Thanatos (Death, just an ephebe resembling Eros). 8403: Sculptured marble column drum 325-300 BC. Found at the south-west corner of the later temple of Artemis at Ephesos. British Museum, London.
"Death comes alike to the idle man and to him that works much." (Achilles to Odysseus. Homer, Iliad 9.320).
"Ah, Hector, you have brought utter desolation to your parents. But who will mourn you as I shall? Mine is the bitterest regret of all, for at your death you did neither stretch out your hands to me from your bed, nor speak to me any word of wisdom that I might have treasured in my tears by night and day." (Andromache. Homer, Iliad 24.740).
"Death is the only God that loves not bribes ..." (Aristophanes, Frogs 1393).
"Your thoughts reach higher than the air;
You dream of wide fields' cultivation.
The homes you plan surpass the homes
That men have known, but you do err,
Guiding your life afar.
But one there is who'll catch the swift,
Who goes a way obscured in gloom,
And sudden, unseen, overtakes
And robs us of our distant hopes—
Death, mortals' source of many woes."
(The actor Neoptólemos. Diodorus Siculus, Library of History 16.92.3).
"I win greater honor when the victims are young." (Thanatos to Apollo. Euripides, Alcestis 55).
"Death is a debt which all of us must pay." (Mycenaean women to Electra 2. Sophocles, Electra 1173).
Sancho Panza: "No es segador, que duerme las siestas; que a todas horas siega, y corta así la seca como la verde yerba; y no parece que masca, sino que engulle y traga cuanto se le pone delante..." (Miguel de Cervantes, Don Quijote de la Mancha, Segunda Parte, Capítulo XX).
Sancho Panza: "... he is no mower that takes a nap at noon-day, but drives on, fair weather or foul, and cuts down the green grass as well as the ripe corn: he is neither squeamish nor queasy-stomached, for he swallows without chewing, and crams down all things into his ungracious maw ..." (Miguel de Cervantes, Don Quixote, Part II, Chapter XX).
Thanatos is Death, often remembered as the older
brother of Hypnos, who
imitates him. Thanatos' power only affects mortals,
for the gods, being immortal, cannot be influenced
by him. On account of this, Thanatos endures the
hate of mortals and the immortals' rejection.
The twin brothers take care of Sarpedon 1
These twin brothers, Hypnos and Thanatos, are the swift conveyers who took Sarpedon 1 to Lycia, where his kinsfolk would give him burial with mound and pillar. Zeus had granted his son Sarpedon 1 life for three generations, but his time was up when he came to the Trojan War with an
army of Lycians, and he was killed by Patroclus 1. Zeus then bade Apollo to cleanse the blood from Sarpedon 1's body in the streams of a river, anoint him with ambrosia, and after clothing him about with immortal raiment, give him to Hypnos and Thanatos, so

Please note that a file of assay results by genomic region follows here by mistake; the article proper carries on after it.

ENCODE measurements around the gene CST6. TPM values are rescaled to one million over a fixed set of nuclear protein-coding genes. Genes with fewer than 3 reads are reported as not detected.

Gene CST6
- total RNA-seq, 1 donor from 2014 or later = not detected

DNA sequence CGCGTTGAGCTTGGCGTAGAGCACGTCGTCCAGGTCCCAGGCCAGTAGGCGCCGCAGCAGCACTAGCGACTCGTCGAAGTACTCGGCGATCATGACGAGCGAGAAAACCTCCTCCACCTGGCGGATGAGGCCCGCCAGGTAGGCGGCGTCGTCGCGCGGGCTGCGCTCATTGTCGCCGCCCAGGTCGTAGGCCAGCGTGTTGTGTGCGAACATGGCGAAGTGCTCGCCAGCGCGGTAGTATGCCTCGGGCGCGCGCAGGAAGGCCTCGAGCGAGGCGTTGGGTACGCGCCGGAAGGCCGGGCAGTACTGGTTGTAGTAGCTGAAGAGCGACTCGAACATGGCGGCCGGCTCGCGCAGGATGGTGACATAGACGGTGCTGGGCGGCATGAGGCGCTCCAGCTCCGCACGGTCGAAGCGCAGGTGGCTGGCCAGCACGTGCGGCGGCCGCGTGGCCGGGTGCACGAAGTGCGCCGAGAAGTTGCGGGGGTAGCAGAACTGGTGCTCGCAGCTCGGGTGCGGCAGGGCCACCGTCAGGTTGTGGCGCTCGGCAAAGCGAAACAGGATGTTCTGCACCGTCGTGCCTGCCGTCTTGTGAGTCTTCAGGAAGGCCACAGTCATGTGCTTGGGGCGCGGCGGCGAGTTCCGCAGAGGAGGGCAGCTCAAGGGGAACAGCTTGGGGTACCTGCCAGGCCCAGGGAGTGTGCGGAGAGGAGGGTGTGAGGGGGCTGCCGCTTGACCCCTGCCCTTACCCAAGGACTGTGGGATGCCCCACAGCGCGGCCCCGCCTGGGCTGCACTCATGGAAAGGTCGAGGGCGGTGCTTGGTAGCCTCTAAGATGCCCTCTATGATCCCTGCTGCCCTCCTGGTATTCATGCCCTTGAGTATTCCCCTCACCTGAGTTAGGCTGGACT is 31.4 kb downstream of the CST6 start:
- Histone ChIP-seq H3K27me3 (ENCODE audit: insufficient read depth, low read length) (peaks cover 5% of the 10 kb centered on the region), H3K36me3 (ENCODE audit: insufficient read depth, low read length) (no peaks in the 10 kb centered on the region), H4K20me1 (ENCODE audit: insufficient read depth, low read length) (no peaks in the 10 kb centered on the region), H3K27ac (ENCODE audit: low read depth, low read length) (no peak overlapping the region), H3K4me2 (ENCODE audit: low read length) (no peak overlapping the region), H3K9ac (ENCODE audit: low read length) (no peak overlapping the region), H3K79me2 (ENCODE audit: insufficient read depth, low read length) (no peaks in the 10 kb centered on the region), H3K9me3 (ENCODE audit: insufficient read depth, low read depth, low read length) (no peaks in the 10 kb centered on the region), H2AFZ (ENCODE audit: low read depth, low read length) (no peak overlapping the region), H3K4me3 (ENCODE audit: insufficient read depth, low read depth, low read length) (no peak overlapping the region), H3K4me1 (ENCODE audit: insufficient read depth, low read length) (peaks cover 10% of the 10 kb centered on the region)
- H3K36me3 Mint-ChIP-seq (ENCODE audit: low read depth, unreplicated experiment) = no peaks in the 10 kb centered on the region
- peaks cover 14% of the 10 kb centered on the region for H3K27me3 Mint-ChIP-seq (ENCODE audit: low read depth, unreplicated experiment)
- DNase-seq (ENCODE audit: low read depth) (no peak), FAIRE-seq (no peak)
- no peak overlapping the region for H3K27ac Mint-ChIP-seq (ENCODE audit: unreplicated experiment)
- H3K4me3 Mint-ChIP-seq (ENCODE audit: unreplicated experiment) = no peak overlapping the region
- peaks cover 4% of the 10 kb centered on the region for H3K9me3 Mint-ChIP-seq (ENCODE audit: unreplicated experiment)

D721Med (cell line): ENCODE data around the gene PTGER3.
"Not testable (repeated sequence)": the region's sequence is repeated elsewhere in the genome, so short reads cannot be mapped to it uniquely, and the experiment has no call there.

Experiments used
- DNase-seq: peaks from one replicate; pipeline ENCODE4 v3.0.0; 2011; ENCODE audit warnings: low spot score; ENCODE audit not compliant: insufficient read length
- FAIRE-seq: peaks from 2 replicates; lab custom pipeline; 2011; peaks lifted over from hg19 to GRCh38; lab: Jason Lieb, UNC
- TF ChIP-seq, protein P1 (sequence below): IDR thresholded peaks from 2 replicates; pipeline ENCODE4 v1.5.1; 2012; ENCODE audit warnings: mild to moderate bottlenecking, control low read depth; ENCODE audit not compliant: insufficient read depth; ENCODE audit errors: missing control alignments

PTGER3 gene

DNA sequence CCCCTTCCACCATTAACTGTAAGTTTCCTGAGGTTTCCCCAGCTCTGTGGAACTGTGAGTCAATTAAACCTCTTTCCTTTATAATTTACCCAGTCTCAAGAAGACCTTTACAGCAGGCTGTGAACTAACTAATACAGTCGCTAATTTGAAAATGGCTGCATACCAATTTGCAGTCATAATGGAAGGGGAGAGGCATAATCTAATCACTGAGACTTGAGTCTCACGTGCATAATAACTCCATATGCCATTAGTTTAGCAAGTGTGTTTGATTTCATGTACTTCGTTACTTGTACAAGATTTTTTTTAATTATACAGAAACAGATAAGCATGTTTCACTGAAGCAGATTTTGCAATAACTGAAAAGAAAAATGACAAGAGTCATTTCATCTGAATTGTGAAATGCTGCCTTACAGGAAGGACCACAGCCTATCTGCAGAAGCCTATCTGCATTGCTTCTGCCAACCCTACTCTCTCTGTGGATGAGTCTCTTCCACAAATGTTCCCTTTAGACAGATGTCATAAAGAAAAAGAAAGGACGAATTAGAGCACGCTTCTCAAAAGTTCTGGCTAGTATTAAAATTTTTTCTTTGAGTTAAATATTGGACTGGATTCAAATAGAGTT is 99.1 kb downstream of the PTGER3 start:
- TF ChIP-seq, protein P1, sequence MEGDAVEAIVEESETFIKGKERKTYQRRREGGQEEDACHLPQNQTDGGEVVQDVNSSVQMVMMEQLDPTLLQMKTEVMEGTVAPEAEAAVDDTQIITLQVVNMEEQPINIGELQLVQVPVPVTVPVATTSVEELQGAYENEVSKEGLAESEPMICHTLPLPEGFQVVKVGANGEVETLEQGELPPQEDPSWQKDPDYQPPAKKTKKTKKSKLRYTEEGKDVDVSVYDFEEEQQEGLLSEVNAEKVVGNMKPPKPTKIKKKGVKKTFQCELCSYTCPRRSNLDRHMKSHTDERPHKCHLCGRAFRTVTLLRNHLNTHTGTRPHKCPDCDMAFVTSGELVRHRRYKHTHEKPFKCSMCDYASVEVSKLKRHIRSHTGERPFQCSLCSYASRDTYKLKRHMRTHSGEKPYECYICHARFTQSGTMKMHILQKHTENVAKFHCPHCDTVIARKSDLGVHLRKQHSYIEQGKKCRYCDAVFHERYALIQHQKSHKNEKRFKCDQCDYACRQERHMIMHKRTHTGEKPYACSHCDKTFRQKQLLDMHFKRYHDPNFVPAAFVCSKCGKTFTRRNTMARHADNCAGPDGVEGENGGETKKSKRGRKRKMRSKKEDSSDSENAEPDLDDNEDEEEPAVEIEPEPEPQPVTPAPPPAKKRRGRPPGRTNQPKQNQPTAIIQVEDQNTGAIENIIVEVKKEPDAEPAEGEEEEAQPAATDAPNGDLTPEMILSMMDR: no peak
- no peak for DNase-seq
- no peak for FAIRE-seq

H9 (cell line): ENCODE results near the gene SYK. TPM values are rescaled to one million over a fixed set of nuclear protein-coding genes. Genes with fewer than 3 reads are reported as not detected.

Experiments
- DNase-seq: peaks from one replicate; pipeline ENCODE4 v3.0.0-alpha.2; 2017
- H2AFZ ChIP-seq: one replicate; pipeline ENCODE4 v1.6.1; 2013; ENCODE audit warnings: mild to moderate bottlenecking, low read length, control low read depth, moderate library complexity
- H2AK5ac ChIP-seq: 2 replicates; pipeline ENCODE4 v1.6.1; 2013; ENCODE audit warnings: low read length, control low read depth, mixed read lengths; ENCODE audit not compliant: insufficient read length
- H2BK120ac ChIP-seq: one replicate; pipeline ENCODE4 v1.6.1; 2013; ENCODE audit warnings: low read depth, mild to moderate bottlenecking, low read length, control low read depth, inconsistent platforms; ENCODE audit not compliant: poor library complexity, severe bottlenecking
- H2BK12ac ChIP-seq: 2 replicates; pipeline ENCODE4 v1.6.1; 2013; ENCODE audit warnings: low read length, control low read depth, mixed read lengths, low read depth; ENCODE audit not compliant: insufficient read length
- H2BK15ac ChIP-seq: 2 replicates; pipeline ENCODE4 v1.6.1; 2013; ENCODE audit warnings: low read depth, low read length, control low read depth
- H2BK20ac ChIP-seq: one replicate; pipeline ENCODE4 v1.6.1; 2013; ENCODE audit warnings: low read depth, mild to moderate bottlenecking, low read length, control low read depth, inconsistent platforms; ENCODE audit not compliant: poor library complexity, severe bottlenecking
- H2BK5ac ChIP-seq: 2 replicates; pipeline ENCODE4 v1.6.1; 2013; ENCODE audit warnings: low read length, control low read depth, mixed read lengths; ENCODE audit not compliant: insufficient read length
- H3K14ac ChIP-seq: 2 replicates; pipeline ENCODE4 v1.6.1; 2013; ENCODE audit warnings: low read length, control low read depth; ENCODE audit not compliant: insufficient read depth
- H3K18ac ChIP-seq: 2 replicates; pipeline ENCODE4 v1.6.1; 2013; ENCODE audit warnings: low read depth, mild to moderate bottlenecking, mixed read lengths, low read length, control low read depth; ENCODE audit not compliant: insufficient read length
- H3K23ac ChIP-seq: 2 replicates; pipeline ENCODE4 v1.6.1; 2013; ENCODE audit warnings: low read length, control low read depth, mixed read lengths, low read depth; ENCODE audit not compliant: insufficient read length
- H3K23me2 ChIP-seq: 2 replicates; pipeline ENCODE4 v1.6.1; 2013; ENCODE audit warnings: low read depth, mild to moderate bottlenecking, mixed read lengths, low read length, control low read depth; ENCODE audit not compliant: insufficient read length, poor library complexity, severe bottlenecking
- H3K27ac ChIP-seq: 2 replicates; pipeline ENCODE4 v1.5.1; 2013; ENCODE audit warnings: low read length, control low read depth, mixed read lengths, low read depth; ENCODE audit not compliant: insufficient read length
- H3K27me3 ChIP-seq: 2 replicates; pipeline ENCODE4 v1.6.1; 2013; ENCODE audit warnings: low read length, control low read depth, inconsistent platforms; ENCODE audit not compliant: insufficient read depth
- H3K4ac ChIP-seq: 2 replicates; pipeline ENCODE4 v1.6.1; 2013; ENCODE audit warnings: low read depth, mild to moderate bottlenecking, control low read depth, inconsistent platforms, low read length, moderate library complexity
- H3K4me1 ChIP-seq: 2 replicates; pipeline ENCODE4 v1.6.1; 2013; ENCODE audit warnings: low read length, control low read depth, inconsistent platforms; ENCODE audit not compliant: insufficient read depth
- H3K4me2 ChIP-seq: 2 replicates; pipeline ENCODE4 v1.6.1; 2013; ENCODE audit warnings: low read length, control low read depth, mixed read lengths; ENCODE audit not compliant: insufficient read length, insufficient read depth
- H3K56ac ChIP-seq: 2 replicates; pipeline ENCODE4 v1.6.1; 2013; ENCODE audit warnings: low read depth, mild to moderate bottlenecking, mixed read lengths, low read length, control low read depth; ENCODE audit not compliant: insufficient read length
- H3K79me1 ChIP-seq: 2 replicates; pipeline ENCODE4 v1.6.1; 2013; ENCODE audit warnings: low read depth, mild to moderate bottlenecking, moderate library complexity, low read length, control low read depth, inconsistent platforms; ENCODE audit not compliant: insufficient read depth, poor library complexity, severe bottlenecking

that they speedily should set him in Lycia, which
Thanatos, in bringing death, is often followed
by the fates of death or Keres, who are called
hounds of Hades, and are
Death-spirits, devourers of life. Thanatos, they
say, is subject to the MOERAE, who are the three
sisters who decide on human fate; and as everybody
has a portion in life, the individual fate (moira)
is usually present when Thanatos comes to fetch a
Thanatos may come at any time, but his
intervention in the case of Alcestis, who died a
vicarious death in the place of her husband, is one
of his most memorable. For Apollo had obtained a
special favor of the MOERAE, which was that when Admetus 1 should be about to die, he might be released from death if someone should choose voluntarily to die for him. Thanatos then fetched Alcestis instead of her
Nyx and her children Hypnos and Thanatos. 3726: Johann Heinrich Wilhelm Tischbein, 1751-1829: Die Nacht mit ihren Kindern Schlaf und Tod 1790-91. Landesmuseum Oldenburg, Das Schloß.
Thanatos claims fair play
However, the gods of the Underworld dislike
this curtailing and anulling their prerrogatives,
and consequently Thanatos did not approve of Apollo's manipulations,
and called them trickery. And when Thanatos came to
fetch Alcestis, Apollo tried to persuade
him to wait and grant her a long life. But
Thanatos, being ruthless, refused. Heracles 1, however,
took Alcestis from him
by force, but later, when his own time came, he
could not defend himself:
"For not even
the mighty Heracles escaped Death, dear as he was to Zeus ..." (Achilles to
Thetis. Homer, Iliad 18.116).
Death is hated by mortals, who call him black,
evil, and grievous. For they think that darkness
will enfold them when Death lays his heavy hands on
them. Although Thanatos may come first in Old Age, mortals still call him swift, and his arrival is often regarded as unannounced or sudden, causing even surprise. Yet there are no doubts about Thanatos' coming, and no man knows for certain whether he will still be living the next day.
Help for intimidation
Normally, mortals fear Death, and taking this
fear into account, some among them use Death as an
instrument of intimidation, and turning themselves
into bringers of Death, threaten other mortals with
prematurely sending them to another world. This
behavior is usually caused by disputes concerning
gold, power, sexual satisfaction, or other things
deriving from these three.
Abolition of Death